Teachers want pay increase for curriculum work 

Teachers in the Redwood City School District are negotiating for pay increases to cover the additional work hours they claim they’ll face when new districtwide curriculum changes take effect in September.

Those negotiations have been under way since the school board approved funding for the new curriculum in February, but leaders with the teachers union say they may reach a deal Tuesday. The district has already agreed to pay per diem stipends for teachers training this summer so they can teach the new Houghton-Mifflin and Prentice Hall curriculum this fall — designed to help district schools meet federal No Child Left Behind assessment benchmarks, Assistant Superintendent Liz Wolfe said.

But teachers say that, aside from the training, the new curriculum creates more work for them and they should be compensated, said Bill Crow, president-elect of the Redwood City Teachers Association, representing the district’s 515 instructors.

"The teachers are afraid this [change] will cause a lot more hours of work," Crow said.

For example, teachers who teach combination-grade classes will now have to teach from textbooks for both grades, rather than using the one for the higher grade, he added.

"[The district] has been flexible when offering training and paying for it, but it’s been tough getting extra money for extra work, because we don’t punch a time clock," Crow said.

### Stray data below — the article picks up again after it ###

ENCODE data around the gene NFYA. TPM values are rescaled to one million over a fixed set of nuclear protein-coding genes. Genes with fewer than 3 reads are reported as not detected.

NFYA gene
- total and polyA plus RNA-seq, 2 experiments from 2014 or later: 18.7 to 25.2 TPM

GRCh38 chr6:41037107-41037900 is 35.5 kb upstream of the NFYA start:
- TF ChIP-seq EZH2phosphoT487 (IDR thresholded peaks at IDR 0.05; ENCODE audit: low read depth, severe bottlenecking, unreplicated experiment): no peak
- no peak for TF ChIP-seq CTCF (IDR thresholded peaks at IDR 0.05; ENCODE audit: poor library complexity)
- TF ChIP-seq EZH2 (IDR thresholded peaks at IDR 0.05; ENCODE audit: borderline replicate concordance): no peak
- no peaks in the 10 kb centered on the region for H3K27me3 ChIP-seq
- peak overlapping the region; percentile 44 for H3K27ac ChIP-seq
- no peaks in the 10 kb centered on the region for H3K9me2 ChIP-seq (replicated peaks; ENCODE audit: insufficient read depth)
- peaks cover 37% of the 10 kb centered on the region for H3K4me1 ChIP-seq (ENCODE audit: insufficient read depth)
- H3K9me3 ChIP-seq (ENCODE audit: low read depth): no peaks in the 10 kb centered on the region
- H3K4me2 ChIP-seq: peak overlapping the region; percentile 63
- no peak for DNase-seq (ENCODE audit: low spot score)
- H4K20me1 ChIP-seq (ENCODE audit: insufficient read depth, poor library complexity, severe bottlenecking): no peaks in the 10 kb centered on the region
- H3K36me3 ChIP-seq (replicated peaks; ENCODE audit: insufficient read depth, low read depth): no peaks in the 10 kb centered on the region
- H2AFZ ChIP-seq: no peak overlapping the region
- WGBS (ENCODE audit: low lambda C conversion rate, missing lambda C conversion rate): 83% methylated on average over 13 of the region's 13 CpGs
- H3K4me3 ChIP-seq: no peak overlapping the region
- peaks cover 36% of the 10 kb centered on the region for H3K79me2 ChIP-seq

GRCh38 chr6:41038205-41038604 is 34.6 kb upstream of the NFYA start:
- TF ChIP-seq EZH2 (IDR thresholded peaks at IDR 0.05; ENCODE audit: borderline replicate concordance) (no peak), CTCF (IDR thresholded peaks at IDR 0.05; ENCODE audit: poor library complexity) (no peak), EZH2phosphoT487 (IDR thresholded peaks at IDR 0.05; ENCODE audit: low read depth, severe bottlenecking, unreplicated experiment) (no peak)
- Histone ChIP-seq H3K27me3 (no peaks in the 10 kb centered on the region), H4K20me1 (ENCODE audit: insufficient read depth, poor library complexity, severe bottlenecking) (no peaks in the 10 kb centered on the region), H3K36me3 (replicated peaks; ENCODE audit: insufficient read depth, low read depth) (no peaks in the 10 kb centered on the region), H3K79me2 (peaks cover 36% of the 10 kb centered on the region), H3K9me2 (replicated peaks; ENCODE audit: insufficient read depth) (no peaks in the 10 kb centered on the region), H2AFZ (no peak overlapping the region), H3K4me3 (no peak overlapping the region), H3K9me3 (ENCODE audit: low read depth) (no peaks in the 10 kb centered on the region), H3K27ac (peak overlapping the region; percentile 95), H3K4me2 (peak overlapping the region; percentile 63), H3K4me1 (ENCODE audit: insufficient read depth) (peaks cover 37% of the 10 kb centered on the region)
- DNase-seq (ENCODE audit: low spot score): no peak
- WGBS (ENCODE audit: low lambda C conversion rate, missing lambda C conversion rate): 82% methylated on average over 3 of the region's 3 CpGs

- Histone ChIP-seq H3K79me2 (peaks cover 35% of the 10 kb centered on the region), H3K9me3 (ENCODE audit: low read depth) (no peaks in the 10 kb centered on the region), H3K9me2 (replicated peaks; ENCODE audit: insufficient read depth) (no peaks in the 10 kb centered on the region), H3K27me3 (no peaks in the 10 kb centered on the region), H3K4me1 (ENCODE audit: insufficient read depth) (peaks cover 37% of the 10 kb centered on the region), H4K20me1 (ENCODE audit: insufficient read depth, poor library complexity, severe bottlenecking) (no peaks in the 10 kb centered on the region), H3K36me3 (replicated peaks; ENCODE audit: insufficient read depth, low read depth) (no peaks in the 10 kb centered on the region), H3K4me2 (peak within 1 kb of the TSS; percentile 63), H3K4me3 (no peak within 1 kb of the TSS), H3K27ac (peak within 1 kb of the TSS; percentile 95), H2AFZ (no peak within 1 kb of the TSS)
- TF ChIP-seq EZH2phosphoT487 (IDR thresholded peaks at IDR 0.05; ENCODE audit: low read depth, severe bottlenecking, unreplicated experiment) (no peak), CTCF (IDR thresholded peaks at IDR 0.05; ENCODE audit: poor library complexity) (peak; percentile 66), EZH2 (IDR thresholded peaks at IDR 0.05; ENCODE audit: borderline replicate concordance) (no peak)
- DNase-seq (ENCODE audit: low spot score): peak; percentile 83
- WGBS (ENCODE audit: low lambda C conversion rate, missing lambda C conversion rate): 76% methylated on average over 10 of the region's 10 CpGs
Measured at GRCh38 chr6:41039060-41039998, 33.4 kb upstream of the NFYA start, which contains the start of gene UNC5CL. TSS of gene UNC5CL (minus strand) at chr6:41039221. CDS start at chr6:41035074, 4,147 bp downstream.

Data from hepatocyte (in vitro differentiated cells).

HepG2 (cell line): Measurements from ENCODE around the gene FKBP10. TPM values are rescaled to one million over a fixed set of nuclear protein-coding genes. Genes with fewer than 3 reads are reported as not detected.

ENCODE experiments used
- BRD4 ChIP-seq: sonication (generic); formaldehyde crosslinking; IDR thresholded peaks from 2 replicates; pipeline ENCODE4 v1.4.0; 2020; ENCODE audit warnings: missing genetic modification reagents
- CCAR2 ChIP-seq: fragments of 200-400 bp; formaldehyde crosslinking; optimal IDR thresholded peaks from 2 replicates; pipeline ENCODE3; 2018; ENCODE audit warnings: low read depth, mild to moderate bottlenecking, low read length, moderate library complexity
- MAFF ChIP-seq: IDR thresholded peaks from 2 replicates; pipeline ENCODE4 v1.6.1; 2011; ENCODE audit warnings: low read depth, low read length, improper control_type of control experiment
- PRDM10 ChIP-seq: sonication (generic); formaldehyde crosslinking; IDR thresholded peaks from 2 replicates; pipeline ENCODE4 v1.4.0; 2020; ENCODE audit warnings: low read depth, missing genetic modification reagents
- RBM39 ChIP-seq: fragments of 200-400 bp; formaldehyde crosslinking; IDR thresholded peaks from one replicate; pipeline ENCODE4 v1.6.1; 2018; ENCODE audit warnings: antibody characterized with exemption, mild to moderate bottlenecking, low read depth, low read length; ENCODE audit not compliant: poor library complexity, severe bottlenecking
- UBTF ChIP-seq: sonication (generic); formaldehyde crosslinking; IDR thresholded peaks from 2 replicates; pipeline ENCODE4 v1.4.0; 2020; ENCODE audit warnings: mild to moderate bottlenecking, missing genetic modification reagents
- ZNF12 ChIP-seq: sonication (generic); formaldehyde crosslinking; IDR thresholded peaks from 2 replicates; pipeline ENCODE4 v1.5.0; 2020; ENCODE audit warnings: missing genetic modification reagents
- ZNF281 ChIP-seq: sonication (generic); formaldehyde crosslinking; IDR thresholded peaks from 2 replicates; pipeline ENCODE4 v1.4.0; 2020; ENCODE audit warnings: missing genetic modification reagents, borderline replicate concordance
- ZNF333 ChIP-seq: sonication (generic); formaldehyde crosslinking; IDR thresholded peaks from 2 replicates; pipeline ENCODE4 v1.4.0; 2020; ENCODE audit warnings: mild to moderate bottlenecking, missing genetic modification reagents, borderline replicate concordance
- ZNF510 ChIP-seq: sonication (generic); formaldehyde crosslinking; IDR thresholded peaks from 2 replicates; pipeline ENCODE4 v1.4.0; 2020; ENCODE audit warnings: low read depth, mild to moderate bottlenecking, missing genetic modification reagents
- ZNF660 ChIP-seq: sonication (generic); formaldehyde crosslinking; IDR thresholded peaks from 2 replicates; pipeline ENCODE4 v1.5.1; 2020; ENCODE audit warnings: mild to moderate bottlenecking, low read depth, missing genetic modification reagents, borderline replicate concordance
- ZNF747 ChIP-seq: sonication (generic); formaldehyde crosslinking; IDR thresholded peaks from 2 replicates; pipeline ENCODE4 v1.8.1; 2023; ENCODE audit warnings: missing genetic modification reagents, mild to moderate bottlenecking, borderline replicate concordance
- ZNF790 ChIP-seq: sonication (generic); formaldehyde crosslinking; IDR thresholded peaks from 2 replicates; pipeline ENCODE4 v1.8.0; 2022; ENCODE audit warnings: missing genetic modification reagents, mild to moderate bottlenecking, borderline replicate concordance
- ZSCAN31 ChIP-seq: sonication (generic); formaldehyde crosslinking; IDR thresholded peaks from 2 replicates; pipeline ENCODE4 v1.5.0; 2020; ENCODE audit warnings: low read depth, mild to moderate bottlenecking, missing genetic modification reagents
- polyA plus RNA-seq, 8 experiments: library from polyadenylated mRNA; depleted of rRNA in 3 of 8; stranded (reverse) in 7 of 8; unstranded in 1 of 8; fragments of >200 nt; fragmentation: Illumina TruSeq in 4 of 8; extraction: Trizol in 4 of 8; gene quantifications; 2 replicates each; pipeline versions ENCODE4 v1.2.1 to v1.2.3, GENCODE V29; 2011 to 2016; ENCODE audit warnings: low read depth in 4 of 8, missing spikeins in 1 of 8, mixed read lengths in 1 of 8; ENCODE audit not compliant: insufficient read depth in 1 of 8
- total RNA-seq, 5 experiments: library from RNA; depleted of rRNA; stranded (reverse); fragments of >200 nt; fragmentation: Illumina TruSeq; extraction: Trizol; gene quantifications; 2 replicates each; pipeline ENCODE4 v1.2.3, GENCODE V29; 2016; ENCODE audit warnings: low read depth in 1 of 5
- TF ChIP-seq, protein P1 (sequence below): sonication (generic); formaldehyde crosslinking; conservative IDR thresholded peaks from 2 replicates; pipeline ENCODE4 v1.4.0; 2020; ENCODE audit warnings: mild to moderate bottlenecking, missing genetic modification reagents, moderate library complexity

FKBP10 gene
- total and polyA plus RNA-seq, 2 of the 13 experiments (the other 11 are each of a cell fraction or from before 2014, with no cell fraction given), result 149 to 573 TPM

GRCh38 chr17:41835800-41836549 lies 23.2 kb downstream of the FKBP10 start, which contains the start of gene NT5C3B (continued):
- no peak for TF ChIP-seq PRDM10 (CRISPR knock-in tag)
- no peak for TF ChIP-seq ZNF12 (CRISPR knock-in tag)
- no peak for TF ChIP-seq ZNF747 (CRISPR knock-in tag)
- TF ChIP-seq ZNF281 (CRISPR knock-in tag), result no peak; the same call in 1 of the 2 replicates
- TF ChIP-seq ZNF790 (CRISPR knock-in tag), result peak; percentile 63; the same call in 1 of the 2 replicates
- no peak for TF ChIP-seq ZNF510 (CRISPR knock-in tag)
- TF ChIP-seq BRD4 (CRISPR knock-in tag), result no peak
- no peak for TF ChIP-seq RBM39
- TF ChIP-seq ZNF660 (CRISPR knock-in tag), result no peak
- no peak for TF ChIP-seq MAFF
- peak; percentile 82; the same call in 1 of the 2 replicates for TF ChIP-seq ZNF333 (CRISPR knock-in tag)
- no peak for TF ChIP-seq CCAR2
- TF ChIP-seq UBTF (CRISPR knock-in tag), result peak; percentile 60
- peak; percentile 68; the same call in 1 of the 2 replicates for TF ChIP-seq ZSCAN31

So far, 100 district teachers have gone through the training; most will do it this summer, a time when their salaries do not cover the cost.

Paying teachers’ per diems — an average of $400 per day for five days of training — could cost the district $400,000, although some of that money may be reimbursed by the state, Wolfe said.

While sweeping curriculum changes were approved five years ago, the board didn’t approve funding until February of this year, according to trustee Shelly Masur.

Both sides agree on training compensation, but salary changes have not yet been approved, Assistant Superintendent John Baker said. The teachers union would not disclose pay increase figures.

bwinegarner@examiner.com

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